The most well-known way to get your Omega 3s is by working at least two servings of fish into your diet a week.  Nuts, leafy vegetables, flaxseed, vegetable oil, and some grass-fed animal fats are other excellent sources of Omega 3s. 

MCT Oil

MCT Oil is the new low carb craze. Keto-er’s are adding this along with butter in lieu of cream to their morning coffee (yeah, I said butter- more on that later). But is this oil really worth all the hype? There has been a lot of debate in the medical community surrounding the purported cardiovascular benefits associated with MCT oil. While some studies show that the substitution of MCT oil may not may not be any better than say, olive oil in terms of promoting heart health, it has been shown to increase energy expenditure and reduce appetite, promoting weight loss.

Is butter for you?

With the popularity of the keto diet, many are substituting processed carbs for a high fat diet. Though a diet high in saturated fats like butter will likely help dieters reach ketosis, there are still some associated health risks. If you’re looking for a boost to help you lose weight in ketosis, it’s still a better option to regulate butter intake in favor of heart healthy fats such as Monounsaturated and Polyunsaturated.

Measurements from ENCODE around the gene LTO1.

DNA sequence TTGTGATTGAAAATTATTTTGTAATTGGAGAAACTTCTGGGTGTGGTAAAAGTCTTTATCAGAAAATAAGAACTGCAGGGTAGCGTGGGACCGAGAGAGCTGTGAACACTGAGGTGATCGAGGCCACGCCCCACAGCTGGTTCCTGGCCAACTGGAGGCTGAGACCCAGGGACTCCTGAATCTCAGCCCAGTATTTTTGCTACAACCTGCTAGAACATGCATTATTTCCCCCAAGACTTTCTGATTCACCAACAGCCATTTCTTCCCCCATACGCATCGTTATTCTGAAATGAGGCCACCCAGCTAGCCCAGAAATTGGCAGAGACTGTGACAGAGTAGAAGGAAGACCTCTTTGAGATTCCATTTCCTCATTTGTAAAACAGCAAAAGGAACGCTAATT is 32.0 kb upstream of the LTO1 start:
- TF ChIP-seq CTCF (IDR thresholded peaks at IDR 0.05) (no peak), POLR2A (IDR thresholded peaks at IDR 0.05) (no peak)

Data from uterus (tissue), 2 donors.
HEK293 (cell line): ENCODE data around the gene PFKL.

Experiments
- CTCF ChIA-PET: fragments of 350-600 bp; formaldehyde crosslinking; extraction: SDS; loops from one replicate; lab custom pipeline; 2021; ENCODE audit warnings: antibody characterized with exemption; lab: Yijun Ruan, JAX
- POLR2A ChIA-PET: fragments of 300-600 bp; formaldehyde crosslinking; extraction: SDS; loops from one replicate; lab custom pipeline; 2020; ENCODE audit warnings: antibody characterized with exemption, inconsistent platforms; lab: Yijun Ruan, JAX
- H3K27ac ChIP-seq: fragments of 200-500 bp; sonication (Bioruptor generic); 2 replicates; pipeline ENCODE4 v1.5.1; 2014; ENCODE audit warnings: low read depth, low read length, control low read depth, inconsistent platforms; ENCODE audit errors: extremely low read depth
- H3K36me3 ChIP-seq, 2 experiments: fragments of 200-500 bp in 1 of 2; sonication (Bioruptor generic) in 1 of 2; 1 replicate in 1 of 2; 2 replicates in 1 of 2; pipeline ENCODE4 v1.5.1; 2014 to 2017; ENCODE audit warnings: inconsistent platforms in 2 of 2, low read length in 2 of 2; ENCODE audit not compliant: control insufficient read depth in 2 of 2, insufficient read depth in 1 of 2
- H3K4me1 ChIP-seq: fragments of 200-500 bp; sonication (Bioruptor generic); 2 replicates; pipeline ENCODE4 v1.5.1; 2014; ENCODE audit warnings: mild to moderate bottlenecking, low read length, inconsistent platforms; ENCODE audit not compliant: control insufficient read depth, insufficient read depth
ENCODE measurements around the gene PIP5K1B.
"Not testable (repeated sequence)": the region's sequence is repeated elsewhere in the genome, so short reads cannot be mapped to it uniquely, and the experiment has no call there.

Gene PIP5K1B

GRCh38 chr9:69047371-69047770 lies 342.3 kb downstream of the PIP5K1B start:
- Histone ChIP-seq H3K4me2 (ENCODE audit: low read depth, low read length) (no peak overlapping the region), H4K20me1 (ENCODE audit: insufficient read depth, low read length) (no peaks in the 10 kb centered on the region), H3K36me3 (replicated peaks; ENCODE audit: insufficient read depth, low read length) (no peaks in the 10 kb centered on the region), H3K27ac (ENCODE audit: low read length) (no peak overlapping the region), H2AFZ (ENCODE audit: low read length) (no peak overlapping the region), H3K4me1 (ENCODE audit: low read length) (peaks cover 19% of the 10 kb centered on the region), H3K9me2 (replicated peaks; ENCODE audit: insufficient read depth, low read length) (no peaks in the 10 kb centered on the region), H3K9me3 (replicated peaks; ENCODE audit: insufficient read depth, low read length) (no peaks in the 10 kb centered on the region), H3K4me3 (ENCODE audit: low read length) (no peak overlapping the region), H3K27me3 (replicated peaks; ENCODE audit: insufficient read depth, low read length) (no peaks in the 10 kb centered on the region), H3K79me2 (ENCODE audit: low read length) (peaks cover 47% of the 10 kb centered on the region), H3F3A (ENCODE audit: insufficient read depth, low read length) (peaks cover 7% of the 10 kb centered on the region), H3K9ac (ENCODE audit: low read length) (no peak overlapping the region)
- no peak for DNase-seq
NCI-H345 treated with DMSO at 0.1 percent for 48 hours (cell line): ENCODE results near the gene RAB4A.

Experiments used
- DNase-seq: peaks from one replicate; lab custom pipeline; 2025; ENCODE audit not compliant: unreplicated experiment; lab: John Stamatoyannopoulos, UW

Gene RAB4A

Portion is the Poison

Creating a meal plan is all about balance. Even healthy fats are caloric and can lead to unwanted weight gain. Watch your macros and create a diet plan which accounts for healthy levels of fiber and protein as well as healthy fats.

Resources:

https://www.heart.org/en/healthy-living/healthy-eating/eat-smart/nutrition-basics/aha-diet-and-lifestyle-recommendations

https://www.ncbi.nlm.nih.gov/pubmed/18326600

https://www.ncbi.nlm.nih.gov/pmc/articles/PMC4892314/

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The Sola Bread Reviews Are In

sola-bread-reviews